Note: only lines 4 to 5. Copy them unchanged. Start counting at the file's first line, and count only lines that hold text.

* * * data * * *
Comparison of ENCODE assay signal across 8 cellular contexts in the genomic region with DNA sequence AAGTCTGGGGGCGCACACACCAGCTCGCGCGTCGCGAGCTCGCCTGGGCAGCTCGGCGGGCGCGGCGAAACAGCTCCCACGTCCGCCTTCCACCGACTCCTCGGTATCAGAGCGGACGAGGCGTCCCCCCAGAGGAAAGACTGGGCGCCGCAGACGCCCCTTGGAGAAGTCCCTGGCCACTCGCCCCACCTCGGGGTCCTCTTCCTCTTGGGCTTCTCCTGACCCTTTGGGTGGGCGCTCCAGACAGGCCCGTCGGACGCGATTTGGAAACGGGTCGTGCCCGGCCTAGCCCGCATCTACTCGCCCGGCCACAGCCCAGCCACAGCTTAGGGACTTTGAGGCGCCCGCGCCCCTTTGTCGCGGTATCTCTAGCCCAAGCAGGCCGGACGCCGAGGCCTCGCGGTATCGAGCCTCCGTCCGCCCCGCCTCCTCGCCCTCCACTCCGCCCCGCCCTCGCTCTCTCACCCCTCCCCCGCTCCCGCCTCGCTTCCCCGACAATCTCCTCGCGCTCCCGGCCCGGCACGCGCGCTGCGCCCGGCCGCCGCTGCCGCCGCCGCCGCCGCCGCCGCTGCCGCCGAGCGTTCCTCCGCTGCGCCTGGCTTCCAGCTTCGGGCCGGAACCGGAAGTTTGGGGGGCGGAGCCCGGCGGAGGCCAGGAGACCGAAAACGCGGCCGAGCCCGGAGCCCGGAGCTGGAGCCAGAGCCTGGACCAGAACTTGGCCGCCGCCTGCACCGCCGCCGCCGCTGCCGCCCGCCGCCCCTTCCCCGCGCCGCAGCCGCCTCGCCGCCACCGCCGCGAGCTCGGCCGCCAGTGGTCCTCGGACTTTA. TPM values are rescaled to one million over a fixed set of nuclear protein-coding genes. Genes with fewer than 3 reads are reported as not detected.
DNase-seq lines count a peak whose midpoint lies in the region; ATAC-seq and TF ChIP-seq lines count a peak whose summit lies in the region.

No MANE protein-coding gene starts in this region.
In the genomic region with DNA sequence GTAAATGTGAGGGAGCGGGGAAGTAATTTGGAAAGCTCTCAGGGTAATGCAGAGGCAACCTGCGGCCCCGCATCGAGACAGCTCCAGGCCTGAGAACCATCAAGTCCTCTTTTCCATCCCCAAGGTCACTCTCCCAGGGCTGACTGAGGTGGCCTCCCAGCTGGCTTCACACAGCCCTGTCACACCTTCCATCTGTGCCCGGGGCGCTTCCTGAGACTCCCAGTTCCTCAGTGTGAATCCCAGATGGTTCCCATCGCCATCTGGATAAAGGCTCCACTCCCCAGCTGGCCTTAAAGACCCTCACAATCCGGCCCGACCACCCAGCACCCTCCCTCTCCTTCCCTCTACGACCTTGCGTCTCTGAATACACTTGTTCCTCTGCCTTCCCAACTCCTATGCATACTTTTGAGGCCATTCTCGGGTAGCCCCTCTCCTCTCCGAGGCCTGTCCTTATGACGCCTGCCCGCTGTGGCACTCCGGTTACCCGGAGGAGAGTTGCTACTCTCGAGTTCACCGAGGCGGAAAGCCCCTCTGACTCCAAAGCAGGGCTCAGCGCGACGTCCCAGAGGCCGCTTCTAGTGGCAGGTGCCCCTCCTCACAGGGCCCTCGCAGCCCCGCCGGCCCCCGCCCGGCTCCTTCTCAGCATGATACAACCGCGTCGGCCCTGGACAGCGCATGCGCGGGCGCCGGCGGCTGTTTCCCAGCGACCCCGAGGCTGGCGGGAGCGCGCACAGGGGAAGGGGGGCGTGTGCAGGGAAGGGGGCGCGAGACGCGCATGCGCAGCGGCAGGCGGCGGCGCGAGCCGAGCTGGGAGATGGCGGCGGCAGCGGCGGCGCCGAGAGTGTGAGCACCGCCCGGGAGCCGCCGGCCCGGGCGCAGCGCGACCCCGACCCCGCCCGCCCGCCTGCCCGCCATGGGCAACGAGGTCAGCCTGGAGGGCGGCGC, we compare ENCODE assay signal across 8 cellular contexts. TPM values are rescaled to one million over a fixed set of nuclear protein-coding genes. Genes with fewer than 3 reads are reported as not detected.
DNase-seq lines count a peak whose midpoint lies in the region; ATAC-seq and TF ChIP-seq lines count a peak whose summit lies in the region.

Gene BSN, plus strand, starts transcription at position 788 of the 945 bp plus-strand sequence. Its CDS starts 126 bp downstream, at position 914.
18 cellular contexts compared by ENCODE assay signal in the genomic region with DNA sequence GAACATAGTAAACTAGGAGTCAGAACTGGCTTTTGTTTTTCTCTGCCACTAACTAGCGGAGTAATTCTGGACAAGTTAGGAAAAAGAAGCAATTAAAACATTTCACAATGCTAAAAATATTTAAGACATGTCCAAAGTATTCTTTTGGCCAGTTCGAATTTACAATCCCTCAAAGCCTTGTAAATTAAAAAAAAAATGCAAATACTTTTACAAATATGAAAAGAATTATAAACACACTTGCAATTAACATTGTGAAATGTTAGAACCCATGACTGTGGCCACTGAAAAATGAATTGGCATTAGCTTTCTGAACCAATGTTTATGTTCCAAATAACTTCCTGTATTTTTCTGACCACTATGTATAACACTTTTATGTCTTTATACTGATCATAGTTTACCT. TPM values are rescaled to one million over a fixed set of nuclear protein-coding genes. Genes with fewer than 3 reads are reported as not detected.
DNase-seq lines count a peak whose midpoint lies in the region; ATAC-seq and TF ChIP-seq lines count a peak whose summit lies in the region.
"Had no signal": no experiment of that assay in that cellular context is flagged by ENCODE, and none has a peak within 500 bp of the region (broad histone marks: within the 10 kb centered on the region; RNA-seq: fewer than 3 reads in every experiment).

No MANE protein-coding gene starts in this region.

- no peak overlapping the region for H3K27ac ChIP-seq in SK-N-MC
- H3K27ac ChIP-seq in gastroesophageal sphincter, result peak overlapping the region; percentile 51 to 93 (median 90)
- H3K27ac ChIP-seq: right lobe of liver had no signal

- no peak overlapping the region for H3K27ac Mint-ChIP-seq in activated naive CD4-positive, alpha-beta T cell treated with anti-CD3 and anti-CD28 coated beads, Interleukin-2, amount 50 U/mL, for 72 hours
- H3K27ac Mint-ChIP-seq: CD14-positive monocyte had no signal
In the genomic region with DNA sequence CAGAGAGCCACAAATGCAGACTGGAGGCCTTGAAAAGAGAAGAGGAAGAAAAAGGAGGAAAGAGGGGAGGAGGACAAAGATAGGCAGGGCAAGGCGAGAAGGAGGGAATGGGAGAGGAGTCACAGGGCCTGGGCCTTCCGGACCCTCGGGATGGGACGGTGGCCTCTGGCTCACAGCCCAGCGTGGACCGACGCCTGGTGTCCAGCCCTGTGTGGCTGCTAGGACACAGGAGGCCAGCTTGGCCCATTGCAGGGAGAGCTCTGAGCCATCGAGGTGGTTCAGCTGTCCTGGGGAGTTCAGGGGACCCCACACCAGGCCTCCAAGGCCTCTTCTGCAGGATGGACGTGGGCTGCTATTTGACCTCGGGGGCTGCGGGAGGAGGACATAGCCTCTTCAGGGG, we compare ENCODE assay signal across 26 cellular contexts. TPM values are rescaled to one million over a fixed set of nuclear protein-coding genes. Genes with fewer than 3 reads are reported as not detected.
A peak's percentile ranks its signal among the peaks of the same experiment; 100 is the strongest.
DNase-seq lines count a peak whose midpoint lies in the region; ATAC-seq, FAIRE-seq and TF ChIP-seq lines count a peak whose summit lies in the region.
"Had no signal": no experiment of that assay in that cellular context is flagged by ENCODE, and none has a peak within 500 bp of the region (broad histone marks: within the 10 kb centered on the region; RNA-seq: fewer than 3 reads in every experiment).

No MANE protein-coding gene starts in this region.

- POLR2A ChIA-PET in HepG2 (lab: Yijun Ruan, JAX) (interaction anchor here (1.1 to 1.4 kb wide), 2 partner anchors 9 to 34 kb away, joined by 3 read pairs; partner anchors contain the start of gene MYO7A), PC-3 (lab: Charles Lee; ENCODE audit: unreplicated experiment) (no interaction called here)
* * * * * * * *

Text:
In the genomic region with DNA sequence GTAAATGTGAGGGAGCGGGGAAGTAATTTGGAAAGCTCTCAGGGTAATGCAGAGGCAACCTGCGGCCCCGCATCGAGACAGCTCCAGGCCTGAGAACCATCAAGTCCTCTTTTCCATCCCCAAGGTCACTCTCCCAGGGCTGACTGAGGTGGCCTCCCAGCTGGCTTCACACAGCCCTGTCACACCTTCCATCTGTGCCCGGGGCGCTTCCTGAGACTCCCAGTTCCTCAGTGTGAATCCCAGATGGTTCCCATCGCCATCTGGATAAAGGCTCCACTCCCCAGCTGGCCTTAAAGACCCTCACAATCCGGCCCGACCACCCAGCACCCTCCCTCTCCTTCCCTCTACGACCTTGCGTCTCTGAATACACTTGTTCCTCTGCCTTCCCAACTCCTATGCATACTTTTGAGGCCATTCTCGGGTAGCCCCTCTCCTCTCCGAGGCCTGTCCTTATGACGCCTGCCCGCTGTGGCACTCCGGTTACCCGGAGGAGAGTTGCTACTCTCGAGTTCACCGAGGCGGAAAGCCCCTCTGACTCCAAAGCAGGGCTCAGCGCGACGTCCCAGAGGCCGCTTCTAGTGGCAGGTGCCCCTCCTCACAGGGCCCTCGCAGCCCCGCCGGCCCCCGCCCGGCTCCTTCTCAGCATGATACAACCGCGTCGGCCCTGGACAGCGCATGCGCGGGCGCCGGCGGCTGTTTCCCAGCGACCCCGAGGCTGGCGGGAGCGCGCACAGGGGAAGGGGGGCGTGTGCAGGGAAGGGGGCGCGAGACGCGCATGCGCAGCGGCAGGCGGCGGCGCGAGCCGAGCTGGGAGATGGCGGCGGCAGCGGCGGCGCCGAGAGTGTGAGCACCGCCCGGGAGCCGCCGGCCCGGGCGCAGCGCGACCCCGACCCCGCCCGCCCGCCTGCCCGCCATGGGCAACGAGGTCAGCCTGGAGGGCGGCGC, we compare ENCODE assay signal across 8 cellular contexts. TPM values are rescaled to one million over a fixed set of nuclear protein-coding genes. Genes with fewer than 3 reads are reported as not detected.
DNase-seq lines count a peak whose midpoint lies in the region; ATAC-seq and TF ChIP-seq lines count a peak whose summit lies in the region.